For that international kick

PLAYING BALL Man U, Arsenal or Liverpool?

PLAYING BALL Man U, Arsenal or Liverpool?  


While on the one hand we are celebrating our freedom from the imperialistic yoke, we also have a dedicated fan following for the English Premier League… a look at this dichotomy

You can see them everywhere you go on match days, dressed in red or blue jerseys, cheering loudly for their favourite team and booing players from other sides. Every year from mid-August to May, sports fans in urban India turn into diehard fans of the English Premier League. They discuss strategy that the club teams could employ to win the league and use ‘we’ to describe a club and players that most have seen only on telly.

There are fan clubs dedicated to teams of the English Premier League. Speciality stores selling club merchandise rake in the money. As the transfer window closes, these fans make a beeline for websites, adding to speculation about the best teams for the title this year. What makes some of us passionately follow a sport where India does not figure in the top 100? Can this interest translate to India building a world class football unit?

For Priyansh Sharma, the EPL is the automatic choice for many reasons. “The matches are in the evening or early at night. You can catch a game with friends and head back home. The Spanish and Italian leagues are later at night. It helps that superstars such as Wayne Rooney, Cesc Fabregas, Robin Van Persie and others play in the EPL.”

He adds, “I began watching football with the EPL for the past six years. I do watch some matches in the other leagues. I feel that EPL provides a better football than other leagues. Though it is heavily commercialised, the standard of the games are very high.”

As far as helping Indian football grow, Priyansh is circumspect. “Interest alone will not change anything. Indian football needs more funds, better gear and training facilities to ensure that a shift happens. It will take a lot of time.” Software professional Jayanarayanan concurs with Priyansh. “I watch the EPL regularly since I am free during weekends. I like the manner in which the EPL is covered. The camera angles are much better from the viewer’s standpoint. The sound from the stands also contributes to the overall feel of the match. As far as India competing at international level is concerned, I am not very sure. The manner in which the Indian cricket team is playing, you may win some fans. But as far as serious football is concerned, it will take many generations before an Indian team can challenge the world.”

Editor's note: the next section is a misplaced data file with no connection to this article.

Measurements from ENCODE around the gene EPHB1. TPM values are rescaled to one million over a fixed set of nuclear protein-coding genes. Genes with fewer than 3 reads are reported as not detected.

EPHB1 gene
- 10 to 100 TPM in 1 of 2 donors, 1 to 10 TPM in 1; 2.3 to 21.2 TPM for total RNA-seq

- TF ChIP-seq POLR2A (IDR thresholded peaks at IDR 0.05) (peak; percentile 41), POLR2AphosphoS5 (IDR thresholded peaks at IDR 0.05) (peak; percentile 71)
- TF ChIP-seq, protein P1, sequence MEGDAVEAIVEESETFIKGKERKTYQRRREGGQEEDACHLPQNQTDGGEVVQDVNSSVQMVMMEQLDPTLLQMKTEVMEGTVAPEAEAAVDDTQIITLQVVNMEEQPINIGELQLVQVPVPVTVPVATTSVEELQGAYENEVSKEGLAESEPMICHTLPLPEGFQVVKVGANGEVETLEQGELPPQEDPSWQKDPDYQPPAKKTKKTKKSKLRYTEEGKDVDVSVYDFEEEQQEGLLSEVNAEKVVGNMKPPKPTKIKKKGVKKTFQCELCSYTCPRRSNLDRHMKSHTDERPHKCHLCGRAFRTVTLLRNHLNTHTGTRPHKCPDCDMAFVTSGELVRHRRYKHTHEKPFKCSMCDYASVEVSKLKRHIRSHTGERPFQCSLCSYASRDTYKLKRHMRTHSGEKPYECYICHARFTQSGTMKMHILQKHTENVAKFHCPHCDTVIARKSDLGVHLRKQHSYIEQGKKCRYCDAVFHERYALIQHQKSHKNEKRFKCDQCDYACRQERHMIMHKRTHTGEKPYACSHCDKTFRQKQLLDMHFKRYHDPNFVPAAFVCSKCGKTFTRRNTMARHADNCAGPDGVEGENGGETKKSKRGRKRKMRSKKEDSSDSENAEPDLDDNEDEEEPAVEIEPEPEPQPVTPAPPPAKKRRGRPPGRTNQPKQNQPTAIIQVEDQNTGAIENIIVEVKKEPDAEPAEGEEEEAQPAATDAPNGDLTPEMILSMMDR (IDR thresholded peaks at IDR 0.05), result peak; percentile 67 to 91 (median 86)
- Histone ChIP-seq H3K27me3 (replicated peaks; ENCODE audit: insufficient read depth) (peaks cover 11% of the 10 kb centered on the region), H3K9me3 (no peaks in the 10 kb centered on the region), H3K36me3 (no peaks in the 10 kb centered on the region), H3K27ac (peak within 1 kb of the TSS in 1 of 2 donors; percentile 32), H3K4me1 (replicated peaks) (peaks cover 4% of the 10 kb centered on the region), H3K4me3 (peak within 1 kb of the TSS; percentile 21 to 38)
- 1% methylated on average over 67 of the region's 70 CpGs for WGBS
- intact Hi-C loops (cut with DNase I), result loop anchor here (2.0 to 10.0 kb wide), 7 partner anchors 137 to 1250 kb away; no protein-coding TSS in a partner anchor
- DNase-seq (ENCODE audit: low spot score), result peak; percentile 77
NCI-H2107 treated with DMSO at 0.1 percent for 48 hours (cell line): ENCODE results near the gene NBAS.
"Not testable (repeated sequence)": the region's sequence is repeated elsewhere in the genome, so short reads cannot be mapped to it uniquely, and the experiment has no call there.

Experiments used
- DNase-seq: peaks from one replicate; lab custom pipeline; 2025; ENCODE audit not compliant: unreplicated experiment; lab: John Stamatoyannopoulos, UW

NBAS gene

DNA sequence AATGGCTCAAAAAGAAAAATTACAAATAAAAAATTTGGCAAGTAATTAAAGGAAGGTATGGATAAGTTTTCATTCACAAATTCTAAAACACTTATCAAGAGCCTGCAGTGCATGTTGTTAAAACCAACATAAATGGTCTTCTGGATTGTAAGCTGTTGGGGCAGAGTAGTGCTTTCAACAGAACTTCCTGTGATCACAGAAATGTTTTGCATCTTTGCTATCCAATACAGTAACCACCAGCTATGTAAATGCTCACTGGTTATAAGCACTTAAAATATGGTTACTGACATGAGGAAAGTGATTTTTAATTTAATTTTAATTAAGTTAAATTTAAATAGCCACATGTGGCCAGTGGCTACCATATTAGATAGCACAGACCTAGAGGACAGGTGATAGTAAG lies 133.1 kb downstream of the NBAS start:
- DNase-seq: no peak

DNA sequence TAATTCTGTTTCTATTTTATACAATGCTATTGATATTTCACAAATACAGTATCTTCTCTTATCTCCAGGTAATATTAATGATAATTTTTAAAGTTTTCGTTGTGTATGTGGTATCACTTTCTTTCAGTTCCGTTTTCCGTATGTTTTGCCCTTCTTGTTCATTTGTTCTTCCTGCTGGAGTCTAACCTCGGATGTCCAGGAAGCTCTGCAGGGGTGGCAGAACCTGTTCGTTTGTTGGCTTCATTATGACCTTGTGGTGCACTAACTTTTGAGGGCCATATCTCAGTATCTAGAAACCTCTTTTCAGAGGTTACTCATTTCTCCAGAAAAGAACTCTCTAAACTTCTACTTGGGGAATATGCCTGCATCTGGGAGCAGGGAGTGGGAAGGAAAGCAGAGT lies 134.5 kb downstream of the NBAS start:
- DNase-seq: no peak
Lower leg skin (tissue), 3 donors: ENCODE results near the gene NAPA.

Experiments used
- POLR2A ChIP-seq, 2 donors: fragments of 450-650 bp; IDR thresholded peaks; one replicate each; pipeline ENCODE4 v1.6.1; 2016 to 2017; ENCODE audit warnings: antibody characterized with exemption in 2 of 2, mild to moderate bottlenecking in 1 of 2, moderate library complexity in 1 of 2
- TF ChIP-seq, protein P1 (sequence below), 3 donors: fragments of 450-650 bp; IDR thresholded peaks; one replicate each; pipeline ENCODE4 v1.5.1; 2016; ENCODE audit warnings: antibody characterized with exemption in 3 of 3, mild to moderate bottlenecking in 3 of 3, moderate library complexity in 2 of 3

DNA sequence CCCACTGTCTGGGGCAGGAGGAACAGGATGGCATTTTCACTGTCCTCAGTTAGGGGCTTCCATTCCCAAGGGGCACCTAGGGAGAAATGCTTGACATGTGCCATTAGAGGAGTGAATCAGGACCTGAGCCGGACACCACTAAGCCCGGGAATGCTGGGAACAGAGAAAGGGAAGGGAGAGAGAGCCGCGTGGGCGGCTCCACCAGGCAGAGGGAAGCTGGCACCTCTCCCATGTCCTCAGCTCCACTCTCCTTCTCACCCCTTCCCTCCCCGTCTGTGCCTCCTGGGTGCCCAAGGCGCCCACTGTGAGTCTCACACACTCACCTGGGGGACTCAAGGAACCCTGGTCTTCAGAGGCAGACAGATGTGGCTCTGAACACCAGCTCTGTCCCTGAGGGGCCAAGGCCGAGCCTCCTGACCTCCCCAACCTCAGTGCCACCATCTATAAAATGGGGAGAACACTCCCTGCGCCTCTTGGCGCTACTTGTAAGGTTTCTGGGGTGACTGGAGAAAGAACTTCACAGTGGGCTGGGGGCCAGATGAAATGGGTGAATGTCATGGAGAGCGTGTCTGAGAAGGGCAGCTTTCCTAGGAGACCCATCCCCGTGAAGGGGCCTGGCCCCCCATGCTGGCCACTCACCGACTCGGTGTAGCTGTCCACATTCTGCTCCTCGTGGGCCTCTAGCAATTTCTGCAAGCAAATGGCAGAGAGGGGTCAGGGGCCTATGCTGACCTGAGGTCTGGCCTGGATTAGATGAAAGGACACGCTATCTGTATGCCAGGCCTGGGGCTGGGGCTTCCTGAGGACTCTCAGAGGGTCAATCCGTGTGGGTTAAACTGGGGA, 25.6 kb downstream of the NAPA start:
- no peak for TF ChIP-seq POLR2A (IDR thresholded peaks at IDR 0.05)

Advertising professional Geo Joseph, a Liverpool supporter says: “EPL is popular in India, because they were the first imports on the Indian sports broadcast scene. Most EPL fans in their late 30s would be Manchester United followers, because that was the team that was doing well at that point. The younger lot will be Arsenal, Chelsea and the occasional Manchester City fan. Most people pick sides based on their success ratio.

“As far as helping India emerge as a football powerhouse, the process will take time.

However, the last decade has seen an increase in the number for Indian football enthusiasts enrolling in international football academies. Clubs like Manchester United and Liverpool have already set up their academies in the country. Players coming through this system will definitely be better trained in the technical and physical aspects of the game.”

Arsenal legend Freddie Ljungberg was amazed at the support his former club enjoys in the country. “The fan following is simply amazing. We are seeing more and more talented youngsters join training camps inspired by what they watch on TV. I hope the trend continues.”

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Printable version | Jan 29, 2020 3:18:00 PM |

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